off the wheel and out of bricks…

Have you ever had a moment/season where it seems several messages are all coming to you at once from different directions, all saying the same thing?

I’m just about finished reading Dr. Kevin Leman’s book “It’s Your Kid not a gerbil”, and I definitely recommend it. Especially if you’ve not read anything by him before, it’s incredible stuff. But even if you’ve read all his previous books, this one is a great read. At some points, you get the feeling “I’ve heard this before”, because each time he’s saying a similar concept in a slightly different way. You definitely get the message by the end of the book. Parenting young children, especially during their first 6 years, is worth all sorts of sacrifices to have time/energy to building relationships with them, and developing their character/instilling a love for God.

We definitely live in a world where that is not seen as a priority. As adults, we’re pressured to make sacrifices to “get ahead” financially, so that we can build a solid foundation for our future family. Working extra hours are applauded/often required, and missing out on family time today is seen as worth-while for the vague notion of hog-tying a better tomorrow. As parents, we can be pressured just as much to focus on comparing our children to all the children around them. As seen in the most recent issue of “Parenting” magazine, our culture is not a great guide for what matters most:

As Dr.Leman says in his book, “Intellect is a wonderful thing, but being smart can get your child in jail as easily as it can get him or her into MIT.”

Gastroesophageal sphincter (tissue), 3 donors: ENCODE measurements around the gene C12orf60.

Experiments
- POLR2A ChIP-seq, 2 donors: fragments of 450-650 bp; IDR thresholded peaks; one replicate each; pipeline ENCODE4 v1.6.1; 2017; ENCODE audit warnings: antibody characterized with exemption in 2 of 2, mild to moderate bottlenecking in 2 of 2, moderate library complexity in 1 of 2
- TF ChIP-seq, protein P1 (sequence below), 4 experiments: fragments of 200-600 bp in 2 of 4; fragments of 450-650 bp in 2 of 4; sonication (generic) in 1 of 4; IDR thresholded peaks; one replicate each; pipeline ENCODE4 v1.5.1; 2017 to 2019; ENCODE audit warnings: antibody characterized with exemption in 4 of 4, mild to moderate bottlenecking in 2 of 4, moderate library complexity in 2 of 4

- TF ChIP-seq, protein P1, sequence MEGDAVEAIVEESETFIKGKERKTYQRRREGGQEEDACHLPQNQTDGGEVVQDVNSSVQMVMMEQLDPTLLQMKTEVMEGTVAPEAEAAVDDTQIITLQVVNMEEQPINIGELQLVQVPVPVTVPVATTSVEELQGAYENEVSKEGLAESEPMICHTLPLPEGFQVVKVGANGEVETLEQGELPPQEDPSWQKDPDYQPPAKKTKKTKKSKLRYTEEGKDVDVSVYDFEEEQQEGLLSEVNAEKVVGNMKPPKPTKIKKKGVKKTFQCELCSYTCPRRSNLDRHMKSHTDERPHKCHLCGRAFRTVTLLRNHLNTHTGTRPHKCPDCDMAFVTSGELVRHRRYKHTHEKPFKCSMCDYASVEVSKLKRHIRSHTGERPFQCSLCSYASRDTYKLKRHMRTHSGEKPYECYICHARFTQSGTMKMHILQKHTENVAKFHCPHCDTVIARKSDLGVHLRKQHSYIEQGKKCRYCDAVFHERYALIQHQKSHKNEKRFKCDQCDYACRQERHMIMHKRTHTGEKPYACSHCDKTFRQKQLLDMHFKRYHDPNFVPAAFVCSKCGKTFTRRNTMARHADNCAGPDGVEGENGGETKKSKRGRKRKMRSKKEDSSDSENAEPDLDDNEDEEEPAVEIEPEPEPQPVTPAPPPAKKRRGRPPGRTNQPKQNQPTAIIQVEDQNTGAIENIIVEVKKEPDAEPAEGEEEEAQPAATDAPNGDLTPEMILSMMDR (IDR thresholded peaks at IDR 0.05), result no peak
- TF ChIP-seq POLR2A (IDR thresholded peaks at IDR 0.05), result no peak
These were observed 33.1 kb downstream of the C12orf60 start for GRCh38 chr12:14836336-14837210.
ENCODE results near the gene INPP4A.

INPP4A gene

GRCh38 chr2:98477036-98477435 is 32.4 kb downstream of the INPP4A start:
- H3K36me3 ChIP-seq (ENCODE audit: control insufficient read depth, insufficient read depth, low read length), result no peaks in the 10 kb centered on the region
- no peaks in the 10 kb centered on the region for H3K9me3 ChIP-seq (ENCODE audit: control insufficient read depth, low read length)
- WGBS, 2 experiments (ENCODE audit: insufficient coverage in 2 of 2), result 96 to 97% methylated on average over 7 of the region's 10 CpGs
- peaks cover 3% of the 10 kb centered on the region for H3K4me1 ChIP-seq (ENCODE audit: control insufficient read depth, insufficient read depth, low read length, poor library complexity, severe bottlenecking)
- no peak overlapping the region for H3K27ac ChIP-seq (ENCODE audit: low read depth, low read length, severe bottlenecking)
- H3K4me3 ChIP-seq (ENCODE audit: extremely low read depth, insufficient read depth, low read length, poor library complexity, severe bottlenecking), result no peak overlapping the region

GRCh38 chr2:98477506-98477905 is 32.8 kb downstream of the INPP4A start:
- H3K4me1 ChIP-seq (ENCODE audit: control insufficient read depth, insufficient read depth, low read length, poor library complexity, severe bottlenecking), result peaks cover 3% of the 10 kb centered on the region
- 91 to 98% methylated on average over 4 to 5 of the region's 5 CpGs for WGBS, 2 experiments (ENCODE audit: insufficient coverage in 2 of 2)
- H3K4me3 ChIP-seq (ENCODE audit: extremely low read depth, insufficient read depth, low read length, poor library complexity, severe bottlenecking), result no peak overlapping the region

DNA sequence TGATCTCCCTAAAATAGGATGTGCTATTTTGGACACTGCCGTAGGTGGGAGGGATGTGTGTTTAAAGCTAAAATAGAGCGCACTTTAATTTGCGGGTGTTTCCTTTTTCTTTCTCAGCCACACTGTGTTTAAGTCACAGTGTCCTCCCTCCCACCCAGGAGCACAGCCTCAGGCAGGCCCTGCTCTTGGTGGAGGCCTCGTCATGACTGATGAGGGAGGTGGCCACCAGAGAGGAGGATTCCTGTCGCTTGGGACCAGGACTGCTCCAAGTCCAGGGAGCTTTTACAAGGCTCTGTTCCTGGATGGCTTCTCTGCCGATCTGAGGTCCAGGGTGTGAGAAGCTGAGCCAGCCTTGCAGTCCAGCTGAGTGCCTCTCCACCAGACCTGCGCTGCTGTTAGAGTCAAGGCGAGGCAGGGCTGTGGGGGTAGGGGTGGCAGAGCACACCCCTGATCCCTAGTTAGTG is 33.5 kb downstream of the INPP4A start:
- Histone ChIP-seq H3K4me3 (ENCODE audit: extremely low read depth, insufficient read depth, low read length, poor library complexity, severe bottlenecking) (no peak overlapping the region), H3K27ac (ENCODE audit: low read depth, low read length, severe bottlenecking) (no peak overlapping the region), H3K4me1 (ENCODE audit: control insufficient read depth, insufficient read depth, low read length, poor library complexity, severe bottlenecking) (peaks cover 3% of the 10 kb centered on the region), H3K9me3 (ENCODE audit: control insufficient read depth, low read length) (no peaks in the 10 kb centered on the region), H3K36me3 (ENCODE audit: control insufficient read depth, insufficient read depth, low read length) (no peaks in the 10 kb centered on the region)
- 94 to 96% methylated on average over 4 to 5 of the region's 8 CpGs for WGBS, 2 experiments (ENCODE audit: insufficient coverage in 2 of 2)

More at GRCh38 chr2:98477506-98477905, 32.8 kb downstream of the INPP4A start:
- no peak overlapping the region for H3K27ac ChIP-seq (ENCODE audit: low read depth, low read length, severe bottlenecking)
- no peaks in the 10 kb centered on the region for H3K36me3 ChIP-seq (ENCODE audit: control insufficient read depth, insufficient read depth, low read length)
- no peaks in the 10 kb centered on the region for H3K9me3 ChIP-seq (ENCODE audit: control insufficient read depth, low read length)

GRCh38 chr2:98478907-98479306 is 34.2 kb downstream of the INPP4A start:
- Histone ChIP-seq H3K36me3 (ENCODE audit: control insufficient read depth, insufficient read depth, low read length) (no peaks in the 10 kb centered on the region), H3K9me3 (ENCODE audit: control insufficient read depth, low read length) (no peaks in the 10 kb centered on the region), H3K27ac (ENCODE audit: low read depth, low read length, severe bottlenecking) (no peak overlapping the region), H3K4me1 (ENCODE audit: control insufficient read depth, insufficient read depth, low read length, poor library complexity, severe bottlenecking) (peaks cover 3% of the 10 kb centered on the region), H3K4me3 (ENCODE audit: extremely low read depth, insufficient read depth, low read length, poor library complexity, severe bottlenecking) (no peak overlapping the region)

This past weekend, my wife and I were able to hear Free Methodist Bishop David Roller do some storytelling. Part of his story involved Moses, and God’s people doing the work of Egypt’s brick-makers. Part of the role of Moses, was to announce that the people of God were intended to do much more things than build the bricks for the Egyptian Empire.

One of the greatest things we can do for our children, especially during these younger years, is to raise them differently than the world suggests. To let go of pressure to raise them into the next incredible brick-makers for whatever empire will pay them enough. To announce by how we raise our children, that there are more important things than clocking in and out, inventing the next big thing, or rising to an athletic/talent star.  To not only guide them that direction, but to model it to them as well.

More important things like loving, and knowing they are loved. Like becoming a young man or woman of character, and reflecting the goodness of God to His creation/children. Like receiving their eternal identity as children of God. Like soaking in every possible moment with mommy and daddy, and knowing mommy and daddy are soaking those moments in as well. Every day that passes will change how our children are held by us.

May we each find new ways to get our family off the wheel this week…to become more than just brick-makers for an Empire they were not born for…:)

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3 responses to this post.

  1. Posted by oleta blakeman on January 23, 2012 at 9:22 pm

    Just don’t expect people in the church to understand what you are doing because your children will be distinctly different than Christian children that have gone to public or even Christian schools. the world will understand and accept them better than other Christians because they will be unique not peas cranked out to fit in the cultural pods created by age segregated schooling. Time will prove the worth of raising them to be unique but it will take far longer than you can imagine.

    Reply

  2. I did a review on this book awhile back and loved it! It challenges us to think beyond what’s considered normal in our culture. A must read!

    Reply

  3. […] and the thought that continues to light up in my head is a quote from Dr. Leman’s book “It’s Your Kid, Not  A Gerbil“.  Something to the effect of by the time our kids turn 6 years old, we’re 1/3 done […]

    Reply

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